September 8, 2009

Concrete Matters #4 in a series: Application

by Kevin Morris

Concrete is not unlike a human being in the sense that it breathes and gasses. Moisture is always present in concrete and as the substrate heats up, the moisture moves through the capillaries in the form of vapor. Due to the moisture in concrete, it is always looking to reach equilibrium with its environment and creates moisture vapor emissions (MVE).

MVE TestPrior to the application of any coating the substrate should be tested for MVE. Most of the substrates that we deal with in water and wastewater are located outside and not in a controlled environment. The only test method that has any validity in these scenarios is ASTM D 4263 “Standard Test Method for Indicating Moisture in Concrete by Plastic Sheet Method” and this method is only qualitative, not quantitative. If the surface that you are coating is located in a climate controlled environment then a better choice would be ASTM F 1869 “Standard Test Method for Measuring Moisture Vapor Emission Rate of Concrete Subfloor Using Anhydrous Calcium Chloride” or ASTM F 2170 “Determining Relative Humidity in Concrete Floor Slabs Using in situ Probes”.

It is generally accepted in the industry that the MVE rate shall be 3lbs or less per 1,000 sq. ft. in a 24 hour period or a maximum of 85% relative humidity (but always consult the coating manufacturer for exact limitations).

A low viscosity primer should be applied to the substrate for improved penetration, surface wetting characteristics, and adhesion. The surface of the concrete should never be greater than a “Surface Saturated Dry” (free of any standing or glistening water) substrate. Application of the first coat should be made when the temperature of the substrate is falling to lessen the affects of outgassing of the substrate in the coating.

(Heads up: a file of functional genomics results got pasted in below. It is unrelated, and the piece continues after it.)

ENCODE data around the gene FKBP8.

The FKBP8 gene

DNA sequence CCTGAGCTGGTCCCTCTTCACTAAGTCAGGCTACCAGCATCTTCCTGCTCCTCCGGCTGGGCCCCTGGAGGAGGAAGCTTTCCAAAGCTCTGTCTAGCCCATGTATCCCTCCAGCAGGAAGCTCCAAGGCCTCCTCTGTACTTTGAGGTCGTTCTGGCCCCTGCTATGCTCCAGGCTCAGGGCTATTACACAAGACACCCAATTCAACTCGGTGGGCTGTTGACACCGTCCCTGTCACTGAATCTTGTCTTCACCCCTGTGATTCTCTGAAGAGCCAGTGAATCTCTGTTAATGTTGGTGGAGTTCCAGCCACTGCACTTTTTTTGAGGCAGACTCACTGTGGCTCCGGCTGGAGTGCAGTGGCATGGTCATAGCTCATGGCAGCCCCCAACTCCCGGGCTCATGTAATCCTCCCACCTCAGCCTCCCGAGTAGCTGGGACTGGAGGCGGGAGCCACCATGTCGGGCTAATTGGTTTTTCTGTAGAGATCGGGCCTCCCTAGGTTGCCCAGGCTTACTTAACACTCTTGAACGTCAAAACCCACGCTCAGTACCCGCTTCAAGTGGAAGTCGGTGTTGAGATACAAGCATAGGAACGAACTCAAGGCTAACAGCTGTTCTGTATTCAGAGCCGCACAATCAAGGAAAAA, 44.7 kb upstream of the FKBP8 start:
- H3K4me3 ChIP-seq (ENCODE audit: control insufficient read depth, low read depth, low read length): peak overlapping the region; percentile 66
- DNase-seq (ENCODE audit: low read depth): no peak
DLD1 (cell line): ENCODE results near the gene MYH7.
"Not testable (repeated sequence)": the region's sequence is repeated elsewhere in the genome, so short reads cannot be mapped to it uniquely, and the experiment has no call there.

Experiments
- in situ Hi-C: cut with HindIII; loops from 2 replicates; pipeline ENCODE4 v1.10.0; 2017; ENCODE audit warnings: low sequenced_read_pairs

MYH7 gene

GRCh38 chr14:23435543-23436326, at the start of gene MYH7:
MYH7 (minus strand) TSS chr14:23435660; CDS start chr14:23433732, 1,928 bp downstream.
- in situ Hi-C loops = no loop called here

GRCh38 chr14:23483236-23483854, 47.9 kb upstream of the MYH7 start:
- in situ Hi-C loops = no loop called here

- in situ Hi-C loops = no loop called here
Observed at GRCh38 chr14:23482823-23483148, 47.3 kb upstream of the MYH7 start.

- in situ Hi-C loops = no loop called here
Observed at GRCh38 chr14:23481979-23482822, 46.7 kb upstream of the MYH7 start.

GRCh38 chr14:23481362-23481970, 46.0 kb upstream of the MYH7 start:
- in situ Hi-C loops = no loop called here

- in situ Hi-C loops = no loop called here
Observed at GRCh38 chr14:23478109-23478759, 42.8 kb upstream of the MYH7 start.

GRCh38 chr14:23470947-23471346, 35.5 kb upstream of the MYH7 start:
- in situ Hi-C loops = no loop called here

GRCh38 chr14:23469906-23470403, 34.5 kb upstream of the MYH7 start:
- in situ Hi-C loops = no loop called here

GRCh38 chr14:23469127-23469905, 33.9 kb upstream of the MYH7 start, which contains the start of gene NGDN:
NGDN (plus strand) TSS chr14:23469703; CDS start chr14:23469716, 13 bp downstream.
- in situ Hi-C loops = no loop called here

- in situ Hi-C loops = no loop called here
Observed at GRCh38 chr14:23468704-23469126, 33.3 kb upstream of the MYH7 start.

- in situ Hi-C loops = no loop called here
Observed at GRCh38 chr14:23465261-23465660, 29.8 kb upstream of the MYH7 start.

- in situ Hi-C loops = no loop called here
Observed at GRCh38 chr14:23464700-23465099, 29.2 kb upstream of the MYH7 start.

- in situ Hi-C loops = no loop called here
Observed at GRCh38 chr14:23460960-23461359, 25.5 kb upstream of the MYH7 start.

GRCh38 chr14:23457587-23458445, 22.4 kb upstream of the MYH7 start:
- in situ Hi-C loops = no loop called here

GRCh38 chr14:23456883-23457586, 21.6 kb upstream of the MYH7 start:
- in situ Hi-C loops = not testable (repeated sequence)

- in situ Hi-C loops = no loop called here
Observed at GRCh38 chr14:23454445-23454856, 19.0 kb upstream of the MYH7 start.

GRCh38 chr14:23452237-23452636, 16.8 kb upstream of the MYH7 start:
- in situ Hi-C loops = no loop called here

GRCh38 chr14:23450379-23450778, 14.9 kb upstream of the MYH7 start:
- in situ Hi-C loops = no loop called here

Other performance tips should be considered during application by reviewing the manufacturer’s application bulletin. These factors may include:

  • Substrate Temperature – Can effect flow and leveling characteristics and could create a surface skin that would cause solvent entrapment in solvent rich coatings.
  • Material Temperature – Will affect the pot life of the materials used.
  • Humidity Levels – Can aid in creating Blush issues with certain products. Slow the dry times or accelerate them based on the chemistry of the product.

There is a relatively new standard for measuring the dry film thickness of coatings on concrete substrates, SSPC PA-9“Measurement of Dry Coating Thickness on Cementitious Substrates Using Ultrasonic Gages”. This standard is similar in nature to SSPC PA-2 used to measure dry film thickness of metallic substrates, with one major change. The standard requires that you specify a level (1-4) of minimum and maximum film thickness for acceptability.

  • Level 1 – Minimum – As specified  – Maximum – As Specified
  • Level 2 – Minimum – As specified  – Maximum – 125% of Maximum
  • Level 3 – Minimum – 75% of Minimum  – Maximum – 125% of Maximum
  • Level 4 – Minimum – 75% of Minimum  – Maximum – Unrestricted

Floor Application These levels can greatly affect the amount of material required to complete a project and may place too restrictive of a window on the applicator due to the peaks and valleys found in a prepared concrete substrate.

The method of application of coatings on concrete can vary from brush and roll, spray, flat blade squeegee, notched squeegee, trowel, screed box, power trowel, plural component spray, etc. Always consult with the manufacturer for acceptable methods of application.

Next up in the series: “Inspection”

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